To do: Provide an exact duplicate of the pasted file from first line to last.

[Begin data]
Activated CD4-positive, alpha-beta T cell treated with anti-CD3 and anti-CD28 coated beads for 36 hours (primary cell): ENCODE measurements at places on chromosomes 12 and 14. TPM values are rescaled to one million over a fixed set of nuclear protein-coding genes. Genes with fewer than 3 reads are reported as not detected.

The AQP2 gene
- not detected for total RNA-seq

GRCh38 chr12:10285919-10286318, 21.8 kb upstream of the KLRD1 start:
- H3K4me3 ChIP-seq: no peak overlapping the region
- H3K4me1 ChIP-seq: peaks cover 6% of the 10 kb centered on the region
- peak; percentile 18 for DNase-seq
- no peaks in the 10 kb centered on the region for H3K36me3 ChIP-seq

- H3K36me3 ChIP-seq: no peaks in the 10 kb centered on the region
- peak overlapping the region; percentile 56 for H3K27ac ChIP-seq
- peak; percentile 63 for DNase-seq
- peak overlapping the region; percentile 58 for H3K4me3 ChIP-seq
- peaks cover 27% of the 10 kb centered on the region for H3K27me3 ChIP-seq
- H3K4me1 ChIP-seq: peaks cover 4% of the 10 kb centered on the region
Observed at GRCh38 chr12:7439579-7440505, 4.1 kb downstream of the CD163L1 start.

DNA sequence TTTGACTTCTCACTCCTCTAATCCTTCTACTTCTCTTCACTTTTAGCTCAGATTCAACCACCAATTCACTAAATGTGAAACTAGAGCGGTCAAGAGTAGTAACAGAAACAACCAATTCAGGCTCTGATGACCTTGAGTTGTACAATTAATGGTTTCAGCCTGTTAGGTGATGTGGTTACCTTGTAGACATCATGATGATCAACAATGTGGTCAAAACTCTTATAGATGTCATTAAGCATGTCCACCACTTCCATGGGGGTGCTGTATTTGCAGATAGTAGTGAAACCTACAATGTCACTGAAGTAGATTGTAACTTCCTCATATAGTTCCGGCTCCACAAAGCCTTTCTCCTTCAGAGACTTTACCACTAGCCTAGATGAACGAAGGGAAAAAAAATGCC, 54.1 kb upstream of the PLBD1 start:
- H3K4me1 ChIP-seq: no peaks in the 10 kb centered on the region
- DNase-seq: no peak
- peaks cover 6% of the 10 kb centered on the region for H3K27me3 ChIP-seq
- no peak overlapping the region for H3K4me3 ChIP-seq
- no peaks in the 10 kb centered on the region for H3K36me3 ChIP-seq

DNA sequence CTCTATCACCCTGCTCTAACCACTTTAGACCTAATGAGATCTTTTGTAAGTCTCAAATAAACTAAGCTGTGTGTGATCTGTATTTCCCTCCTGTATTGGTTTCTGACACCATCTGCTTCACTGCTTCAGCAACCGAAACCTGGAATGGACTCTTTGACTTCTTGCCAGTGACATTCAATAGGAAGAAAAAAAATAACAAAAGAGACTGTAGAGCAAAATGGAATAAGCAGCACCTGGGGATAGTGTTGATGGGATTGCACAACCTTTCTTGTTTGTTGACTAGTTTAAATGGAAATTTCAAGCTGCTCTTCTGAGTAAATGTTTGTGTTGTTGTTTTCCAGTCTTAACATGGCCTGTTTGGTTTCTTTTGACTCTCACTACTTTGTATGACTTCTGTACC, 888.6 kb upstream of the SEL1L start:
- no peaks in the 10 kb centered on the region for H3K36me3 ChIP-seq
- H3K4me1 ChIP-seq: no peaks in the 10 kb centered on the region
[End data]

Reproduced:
Activated CD4-positive, alpha-beta T cell treated with anti-CD3 and anti-CD28 coated beads for 36 hours (primary cell): ENCODE measurements at places on chromosomes 12 and 14. TPM values are rescaled to one million over a fixed set of nuclear protein-coding genes. Genes with fewer than 3 reads are reported as not detected.

The AQP2 gene
- not detected for total RNA-seq

GRCh38 chr12:10285919-10286318, 21.8 kb upstream of the KLRD1 start:
- H3K4me3 ChIP-seq: no peak overlapping the region
- H3K4me1 ChIP-seq: peaks cover 6% of the 10 kb centered on the region
- peak; percentile 18 for DNase-seq
- no peaks in the 10 kb centered on the region for H3K36me3 ChIP-seq

- H3K36me3 ChIP-seq: no peaks in the 10 kb centered on the region
- peak overlapping the region; percentile 56 for H3K27ac ChIP-seq
- peak; percentile 63 for DNase-seq
- peak overlapping the region; percentile 58 for H3K4me3 ChIP-seq
- peaks cover 27% of the 10 kb centered on the region for H3K27me3 ChIP-seq
- H3K4me1 ChIP-seq: peaks cover 4% of the 10 kb centered on the region
Observed at GRCh38 chr12:7439579-7440505, 4.1 kb downstream of the CD163L1 start.

DNA sequence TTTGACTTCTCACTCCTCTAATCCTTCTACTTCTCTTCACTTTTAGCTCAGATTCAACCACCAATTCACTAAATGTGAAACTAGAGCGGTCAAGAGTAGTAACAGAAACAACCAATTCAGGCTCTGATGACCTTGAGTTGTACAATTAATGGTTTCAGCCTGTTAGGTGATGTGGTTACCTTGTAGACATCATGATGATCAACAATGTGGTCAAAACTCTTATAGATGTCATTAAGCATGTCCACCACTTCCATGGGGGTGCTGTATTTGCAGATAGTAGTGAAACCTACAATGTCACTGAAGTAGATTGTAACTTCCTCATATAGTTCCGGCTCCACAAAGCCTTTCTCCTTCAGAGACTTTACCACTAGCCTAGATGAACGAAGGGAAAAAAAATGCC, 54.1 kb upstream of the PLBD1 start:
- H3K4me1 ChIP-seq: no peaks in the 10 kb centered on the region
- DNase-seq: no peak
- peaks cover 6% of the 10 kb centered on the region for H3K27me3 ChIP-seq
- no peak overlapping the region for H3K4me3 ChIP-seq
- no peaks in the 10 kb centered on the region for H3K36me3 ChIP-seq

DNA sequence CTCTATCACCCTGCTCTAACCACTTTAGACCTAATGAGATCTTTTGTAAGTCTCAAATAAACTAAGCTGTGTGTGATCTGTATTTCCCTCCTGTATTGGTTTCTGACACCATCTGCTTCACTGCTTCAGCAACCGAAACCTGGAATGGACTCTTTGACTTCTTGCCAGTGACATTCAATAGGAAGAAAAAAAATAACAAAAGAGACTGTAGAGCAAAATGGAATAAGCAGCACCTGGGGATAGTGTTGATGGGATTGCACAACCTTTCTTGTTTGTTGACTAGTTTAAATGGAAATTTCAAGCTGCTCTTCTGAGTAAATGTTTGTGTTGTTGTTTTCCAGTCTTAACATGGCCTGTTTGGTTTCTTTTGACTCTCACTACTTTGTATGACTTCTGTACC, 888.6 kb upstream of the SEL1L start:
- no peaks in the 10 kb centered on the region for H3K36me3 ChIP-seq
- H3K4me1 ChIP-seq: no peaks in the 10 kb centered on the region